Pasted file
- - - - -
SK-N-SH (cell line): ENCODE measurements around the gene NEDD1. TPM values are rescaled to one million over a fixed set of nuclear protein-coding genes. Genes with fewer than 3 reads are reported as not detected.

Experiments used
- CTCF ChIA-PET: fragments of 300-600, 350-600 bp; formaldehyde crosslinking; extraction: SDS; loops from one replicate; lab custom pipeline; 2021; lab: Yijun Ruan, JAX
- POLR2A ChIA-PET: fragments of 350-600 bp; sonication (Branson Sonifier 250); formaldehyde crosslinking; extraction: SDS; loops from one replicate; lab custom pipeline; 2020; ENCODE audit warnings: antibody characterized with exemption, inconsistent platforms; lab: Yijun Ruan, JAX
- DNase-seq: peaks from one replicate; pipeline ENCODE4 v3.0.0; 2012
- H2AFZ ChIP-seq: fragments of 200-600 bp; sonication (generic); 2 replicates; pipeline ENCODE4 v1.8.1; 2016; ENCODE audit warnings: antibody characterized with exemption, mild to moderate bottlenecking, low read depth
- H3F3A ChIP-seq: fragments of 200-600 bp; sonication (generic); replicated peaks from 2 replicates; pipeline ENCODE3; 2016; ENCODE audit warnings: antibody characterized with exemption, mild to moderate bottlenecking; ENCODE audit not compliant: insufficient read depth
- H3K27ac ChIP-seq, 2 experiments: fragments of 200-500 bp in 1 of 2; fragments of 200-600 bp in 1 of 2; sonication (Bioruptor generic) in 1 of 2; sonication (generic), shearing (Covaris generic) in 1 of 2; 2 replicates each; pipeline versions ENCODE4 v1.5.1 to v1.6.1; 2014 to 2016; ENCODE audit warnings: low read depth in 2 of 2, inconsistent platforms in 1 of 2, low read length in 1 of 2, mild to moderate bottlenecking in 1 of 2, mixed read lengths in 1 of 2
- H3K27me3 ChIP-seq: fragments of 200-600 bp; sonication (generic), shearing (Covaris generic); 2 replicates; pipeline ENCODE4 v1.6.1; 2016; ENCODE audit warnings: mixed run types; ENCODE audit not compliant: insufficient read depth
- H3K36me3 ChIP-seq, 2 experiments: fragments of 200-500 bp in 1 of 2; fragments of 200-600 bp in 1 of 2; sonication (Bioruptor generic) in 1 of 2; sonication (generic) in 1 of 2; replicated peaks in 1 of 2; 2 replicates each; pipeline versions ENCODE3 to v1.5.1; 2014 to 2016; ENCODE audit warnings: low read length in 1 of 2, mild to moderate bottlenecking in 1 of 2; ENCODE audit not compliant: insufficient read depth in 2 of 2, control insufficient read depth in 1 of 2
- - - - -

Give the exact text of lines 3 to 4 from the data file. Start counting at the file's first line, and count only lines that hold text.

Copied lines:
- CTCF ChIA-PET: fragments of 300-600, 350-600 bp; formaldehyde crosslinking; extraction: SDS; loops from one replicate; lab custom pipeline; 2021; lab: Yijun Ruan, JAX
- POLR2A ChIA-PET: fragments of 350-600 bp; sonication (Branson Sonifier 250); formaldehyde crosslinking; extraction: SDS; loops from one replicate; lab custom pipeline; 2020; ENCODE audit warnings: antibody characterized with exemption, inconsistent platforms; lab: Yijun Ruan, JAX